Abstract

Strain localization and fluid flow patterns adjacent to the massive quartz-hosted reefs of the Bendigo gold-field have been investigated using new structural observations, three-dimensional geometry of fold-fault relationships, and gold distribution. Quartz reef and vein formation in the Bendigo goldfield is associated with an initial E-W compression event that produced a penetrative upright cleavage and N-S–trending fold hinges. In the immediate hanging wall of quartz reefs with high gold grades, the S1 cleavage is locally deformed by an E-W–trending S2 cleavage that is attributed to a low-strain N-S–oriented compressive event. Further evidence of this low-strain event is provided by gently S plunging quartz-carbonate slickenline lineations on S1 cleavage surfaces and the reef margin surfaces and visible gold within the outer portions of the reef. The reefs are commonly situated on or immediately to the south of a left-flex (sinistral) change in strike of the axial surface of the folds, and the flexure occurs close to an anticlinal culmination defined by the double-plunging N-S–striking folds. The folds become deformed with meter to decimeter wavelengths, which generally affect the stiff units, in a disharmonic style. Accompanying this is a reactivation of reef margins by oblique slip and the formation of dilational sites and tensional vein arrays that provide the conduits for fluid flow and gold deposition. Numerical models that best simulate the observed distribution of strain, based upon the location of quartz reefs, involve NW-SE–oriented contraction with a significant sinistral strike-slip component. This contraction event has an overall N-S–sense orientation and is therefore consistent with deformation features in the immediate hanging wall of quartz reefs. The models also demonstrate a geometrical dependence on the localization of strain and, thus, the potential localization of fluid flow. Volume and shear strain increase with the flex angle, and variations in the magnitude of strain are also associated with variations in the strike angle of the flexure. This analysis highlights that the modification of preexisting fold structures and quartz veins by a low-strain event may enhance the localization of dilation sites within individual quartz reefs where there are subtle changes in the orientation of the reef margins. Such numerical modeling can also improve ranking of exploration targets based on fold geometry and provide a better understanding of fluid flow in hydrothermal mineral systems.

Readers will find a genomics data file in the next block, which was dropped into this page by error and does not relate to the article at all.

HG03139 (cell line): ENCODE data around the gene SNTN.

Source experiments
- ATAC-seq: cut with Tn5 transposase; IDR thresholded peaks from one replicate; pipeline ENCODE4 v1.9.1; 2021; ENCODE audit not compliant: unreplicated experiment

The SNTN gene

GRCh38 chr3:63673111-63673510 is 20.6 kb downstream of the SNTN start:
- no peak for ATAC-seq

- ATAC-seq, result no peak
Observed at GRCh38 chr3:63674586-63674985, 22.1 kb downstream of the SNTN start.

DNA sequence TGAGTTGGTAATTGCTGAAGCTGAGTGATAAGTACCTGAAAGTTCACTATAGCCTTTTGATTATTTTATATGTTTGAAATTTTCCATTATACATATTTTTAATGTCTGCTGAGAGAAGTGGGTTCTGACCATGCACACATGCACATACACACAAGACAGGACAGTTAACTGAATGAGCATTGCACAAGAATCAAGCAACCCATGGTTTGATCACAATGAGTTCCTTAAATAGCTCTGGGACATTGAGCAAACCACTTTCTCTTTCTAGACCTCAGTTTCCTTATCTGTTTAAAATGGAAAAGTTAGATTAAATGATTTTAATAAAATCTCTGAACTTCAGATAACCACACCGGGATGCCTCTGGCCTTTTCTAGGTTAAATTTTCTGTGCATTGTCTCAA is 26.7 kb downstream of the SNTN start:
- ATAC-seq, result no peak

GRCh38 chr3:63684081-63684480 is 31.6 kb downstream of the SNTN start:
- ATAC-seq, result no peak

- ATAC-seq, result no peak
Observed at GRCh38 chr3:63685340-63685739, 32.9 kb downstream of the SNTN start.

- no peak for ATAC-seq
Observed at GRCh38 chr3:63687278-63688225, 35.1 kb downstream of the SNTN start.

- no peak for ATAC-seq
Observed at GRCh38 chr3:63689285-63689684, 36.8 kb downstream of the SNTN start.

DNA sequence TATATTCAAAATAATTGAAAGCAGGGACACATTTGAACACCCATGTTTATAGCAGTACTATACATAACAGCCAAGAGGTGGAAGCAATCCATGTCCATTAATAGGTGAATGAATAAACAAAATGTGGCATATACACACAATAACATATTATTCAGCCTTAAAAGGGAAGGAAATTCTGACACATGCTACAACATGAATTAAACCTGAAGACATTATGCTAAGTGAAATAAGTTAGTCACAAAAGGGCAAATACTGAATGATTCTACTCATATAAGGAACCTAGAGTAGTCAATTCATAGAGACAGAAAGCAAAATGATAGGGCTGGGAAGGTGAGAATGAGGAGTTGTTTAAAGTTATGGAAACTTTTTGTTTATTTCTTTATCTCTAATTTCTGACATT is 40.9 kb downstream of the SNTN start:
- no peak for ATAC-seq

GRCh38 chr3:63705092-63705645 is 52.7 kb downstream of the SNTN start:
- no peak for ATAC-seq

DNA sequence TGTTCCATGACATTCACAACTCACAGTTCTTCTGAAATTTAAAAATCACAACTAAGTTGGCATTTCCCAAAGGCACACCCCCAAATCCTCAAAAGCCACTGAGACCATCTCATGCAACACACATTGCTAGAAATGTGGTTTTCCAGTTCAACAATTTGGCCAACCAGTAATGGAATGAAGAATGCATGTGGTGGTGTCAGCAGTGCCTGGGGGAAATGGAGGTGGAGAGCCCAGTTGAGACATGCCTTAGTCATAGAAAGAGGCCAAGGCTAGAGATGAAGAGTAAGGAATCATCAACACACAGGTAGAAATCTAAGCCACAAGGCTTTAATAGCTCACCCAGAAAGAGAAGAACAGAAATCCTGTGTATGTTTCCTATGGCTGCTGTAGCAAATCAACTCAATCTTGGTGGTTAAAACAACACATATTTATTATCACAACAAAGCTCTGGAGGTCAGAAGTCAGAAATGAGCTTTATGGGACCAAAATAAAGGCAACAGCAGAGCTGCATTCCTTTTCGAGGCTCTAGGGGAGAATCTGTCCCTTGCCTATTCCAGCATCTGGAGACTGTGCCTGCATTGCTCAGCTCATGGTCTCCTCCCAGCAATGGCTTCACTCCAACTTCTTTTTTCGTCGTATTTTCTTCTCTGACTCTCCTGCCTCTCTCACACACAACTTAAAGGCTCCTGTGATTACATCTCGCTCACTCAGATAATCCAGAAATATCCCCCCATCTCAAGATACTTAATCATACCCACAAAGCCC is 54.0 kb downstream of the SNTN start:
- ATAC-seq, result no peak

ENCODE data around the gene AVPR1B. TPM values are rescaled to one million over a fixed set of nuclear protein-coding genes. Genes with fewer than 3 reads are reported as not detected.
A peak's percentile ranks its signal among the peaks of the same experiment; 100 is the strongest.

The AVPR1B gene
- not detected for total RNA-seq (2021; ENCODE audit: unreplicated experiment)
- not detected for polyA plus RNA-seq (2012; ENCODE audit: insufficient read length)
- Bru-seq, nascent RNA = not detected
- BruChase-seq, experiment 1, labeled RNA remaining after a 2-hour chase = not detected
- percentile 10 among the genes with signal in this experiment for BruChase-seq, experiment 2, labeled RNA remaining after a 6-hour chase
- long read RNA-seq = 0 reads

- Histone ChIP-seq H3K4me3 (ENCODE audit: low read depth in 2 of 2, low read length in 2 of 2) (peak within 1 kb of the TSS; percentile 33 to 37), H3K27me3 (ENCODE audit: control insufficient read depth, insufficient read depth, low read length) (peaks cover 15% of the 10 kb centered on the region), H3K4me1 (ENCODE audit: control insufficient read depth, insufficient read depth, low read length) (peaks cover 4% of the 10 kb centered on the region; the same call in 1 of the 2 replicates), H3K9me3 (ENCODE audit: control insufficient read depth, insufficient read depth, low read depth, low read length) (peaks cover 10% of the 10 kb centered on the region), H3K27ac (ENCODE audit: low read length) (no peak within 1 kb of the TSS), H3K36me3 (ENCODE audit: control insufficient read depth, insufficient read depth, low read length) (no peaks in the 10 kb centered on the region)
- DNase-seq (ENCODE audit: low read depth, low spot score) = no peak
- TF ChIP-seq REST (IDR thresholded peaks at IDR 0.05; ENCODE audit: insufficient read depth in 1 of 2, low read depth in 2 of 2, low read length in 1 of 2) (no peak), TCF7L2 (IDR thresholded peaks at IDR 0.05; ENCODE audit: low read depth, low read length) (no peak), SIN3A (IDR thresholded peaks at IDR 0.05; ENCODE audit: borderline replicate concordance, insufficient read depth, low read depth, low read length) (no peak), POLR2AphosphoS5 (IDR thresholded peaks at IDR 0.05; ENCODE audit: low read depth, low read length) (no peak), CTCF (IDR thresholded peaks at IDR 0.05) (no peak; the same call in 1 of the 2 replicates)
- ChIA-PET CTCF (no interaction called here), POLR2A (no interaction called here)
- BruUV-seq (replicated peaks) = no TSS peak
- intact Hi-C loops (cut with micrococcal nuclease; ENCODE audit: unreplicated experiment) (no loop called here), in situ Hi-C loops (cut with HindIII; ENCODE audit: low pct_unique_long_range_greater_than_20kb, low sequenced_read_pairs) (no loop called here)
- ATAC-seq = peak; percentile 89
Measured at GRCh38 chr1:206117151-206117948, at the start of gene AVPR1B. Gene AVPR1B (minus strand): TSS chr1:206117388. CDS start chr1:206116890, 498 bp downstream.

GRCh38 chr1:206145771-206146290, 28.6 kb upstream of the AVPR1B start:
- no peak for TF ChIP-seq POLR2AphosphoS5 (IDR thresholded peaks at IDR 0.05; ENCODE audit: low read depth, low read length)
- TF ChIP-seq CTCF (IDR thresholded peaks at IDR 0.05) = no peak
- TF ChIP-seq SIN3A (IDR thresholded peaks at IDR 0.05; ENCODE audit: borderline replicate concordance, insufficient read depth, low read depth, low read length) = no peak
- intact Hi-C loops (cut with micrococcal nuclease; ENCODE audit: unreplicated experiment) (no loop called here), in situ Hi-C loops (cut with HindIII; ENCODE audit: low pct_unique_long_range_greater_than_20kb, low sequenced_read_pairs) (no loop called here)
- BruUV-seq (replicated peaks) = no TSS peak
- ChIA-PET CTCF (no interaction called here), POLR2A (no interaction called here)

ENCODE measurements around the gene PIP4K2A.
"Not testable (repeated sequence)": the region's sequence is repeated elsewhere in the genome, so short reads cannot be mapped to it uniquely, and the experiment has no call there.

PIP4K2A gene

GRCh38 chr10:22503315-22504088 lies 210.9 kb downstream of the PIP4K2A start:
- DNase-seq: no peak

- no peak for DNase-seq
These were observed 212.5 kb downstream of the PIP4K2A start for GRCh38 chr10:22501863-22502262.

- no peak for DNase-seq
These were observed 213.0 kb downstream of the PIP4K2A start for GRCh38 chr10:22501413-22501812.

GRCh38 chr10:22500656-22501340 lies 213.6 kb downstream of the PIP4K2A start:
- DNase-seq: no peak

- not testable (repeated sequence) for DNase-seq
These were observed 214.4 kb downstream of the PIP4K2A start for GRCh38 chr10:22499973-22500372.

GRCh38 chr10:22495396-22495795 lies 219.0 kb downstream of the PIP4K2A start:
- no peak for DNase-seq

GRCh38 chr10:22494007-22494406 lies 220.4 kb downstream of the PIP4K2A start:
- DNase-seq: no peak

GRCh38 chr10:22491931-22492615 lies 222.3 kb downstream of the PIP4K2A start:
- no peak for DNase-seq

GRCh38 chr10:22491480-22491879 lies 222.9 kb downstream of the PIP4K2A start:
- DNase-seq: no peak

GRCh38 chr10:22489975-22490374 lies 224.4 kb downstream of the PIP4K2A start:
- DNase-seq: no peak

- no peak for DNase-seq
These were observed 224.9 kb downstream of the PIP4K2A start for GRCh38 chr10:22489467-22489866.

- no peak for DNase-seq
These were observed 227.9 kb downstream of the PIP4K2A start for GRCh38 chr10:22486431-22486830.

You do not currently have access to this article.